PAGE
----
I don’t know if it is yet another of those weird synchronicities or just the fact that I read similar subjects on a regular basis, but for the past couple of days I have come across the expression “put food on the table” more often that usual. It is always in the context of discussions about poverty and what “the poor” (ugh, how I loath the collective dehumanization of “the poor”) struggle with (i.e. “putting food on the table").
This post is probably not going to be very articulate (for reasons that are obvious to everyone who reads my stuff semi regularly), but I am getting to really dislike this topic. Sure, food is one of the main survival issues at stake. We need food to live. But reducing the struggle of poverty to “putting food on the table” also sort of reduces poor people to an animalistic state; a state where they are viewed practically as predators only preoccupied by fulfilling the most basic instinct (not unlike a wild beast). It is privileged to reduce the plight of the poor to “putting food on the table” because it assumes that it is these basic functions (eating, and the least noble of bodily functions associated with it) that only deserve outrage.
But then, even for “the poor” (again, ugh!) who do manage to “put food on the table”, we have to hear the invective of criticism because their food choices are not appropriate, healthy, holly, clean, good for the environment. So, when we talk about “putting food on the table”, we are also implying the “good food”, the food that us privileged folks also consume, the food we approve of.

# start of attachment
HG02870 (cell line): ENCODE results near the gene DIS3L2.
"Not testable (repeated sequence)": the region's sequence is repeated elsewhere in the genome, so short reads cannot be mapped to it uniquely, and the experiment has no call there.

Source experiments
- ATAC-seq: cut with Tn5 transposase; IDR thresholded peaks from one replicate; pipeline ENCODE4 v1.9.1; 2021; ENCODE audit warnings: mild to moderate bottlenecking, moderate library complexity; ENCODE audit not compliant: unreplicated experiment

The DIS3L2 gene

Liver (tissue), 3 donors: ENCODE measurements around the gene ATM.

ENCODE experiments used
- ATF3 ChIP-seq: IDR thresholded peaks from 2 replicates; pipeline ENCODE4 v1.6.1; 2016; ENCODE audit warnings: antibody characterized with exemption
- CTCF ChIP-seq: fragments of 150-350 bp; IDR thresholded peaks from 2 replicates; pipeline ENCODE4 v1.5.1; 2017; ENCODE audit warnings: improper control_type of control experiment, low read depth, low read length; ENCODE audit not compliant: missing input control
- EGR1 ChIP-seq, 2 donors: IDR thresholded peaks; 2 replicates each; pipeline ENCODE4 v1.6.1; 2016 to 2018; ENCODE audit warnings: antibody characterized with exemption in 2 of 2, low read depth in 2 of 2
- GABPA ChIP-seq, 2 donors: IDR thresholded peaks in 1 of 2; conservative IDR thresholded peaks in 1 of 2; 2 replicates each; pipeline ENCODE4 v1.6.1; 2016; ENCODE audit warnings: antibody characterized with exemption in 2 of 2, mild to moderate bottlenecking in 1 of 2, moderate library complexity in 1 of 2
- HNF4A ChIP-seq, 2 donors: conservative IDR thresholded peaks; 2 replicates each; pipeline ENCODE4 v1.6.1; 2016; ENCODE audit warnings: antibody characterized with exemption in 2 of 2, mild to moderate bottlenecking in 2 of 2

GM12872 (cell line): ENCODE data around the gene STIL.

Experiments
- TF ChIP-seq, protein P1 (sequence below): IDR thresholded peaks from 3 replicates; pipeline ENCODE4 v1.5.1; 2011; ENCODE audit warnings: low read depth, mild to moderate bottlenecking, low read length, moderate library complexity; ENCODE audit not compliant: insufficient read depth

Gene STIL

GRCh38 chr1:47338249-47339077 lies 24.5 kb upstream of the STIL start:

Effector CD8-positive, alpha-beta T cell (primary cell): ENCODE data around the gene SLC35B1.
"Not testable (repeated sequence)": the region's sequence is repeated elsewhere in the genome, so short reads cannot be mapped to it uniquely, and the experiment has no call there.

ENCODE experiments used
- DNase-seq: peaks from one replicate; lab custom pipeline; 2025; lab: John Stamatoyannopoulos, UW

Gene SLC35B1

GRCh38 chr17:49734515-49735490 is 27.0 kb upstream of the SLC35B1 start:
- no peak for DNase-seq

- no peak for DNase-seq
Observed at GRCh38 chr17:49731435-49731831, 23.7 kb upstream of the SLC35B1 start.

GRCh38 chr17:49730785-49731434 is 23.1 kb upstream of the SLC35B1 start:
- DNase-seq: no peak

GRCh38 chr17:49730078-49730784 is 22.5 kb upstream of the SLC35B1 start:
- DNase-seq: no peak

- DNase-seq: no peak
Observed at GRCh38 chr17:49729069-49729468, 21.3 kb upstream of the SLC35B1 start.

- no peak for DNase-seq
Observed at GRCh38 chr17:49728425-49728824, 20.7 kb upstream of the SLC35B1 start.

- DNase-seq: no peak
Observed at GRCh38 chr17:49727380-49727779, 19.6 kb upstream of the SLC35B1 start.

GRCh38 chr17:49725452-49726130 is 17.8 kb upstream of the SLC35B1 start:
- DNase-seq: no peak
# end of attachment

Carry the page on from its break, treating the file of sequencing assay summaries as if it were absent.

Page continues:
Enough of that nonsense. Enough of defining the terms of poverty as “food on the table”. Fuck that noise. If we do not elevate the discourse to include “books in the bookshelves”, “toys in the chest”, “computers in the living room”, “entertainment and leisure”, then we are allowing privilege to determine what is acceptable in terms of defining poverty and being poor. Because it is such an obvious truth that “not having food on the table” is poverty that we shouldn’t ONLY focus on such single issue. All of the above are almost equally bad and until we start to include them in discussions as worthy of being rights (human rights, to boot), we will continue being part of the problem, only allowing the poor to define their poverty in terms of what equates them to predators (eating). There is more to poverty than that. And I, for one, do not want to see the discussion reduced to the right to eat (which shouldn’t even be a discussion by now, for god’s sake). How about the right to a decent life, for once?
(This entry brought to you by Tramadol and outrage, in almost equal measures. Edited to add: the comments on this post at Sociological Images sent my head spinning, with lots of people discussing the right of folks living in poverty to “put food on the table” and even, brace yourself for this, have children).
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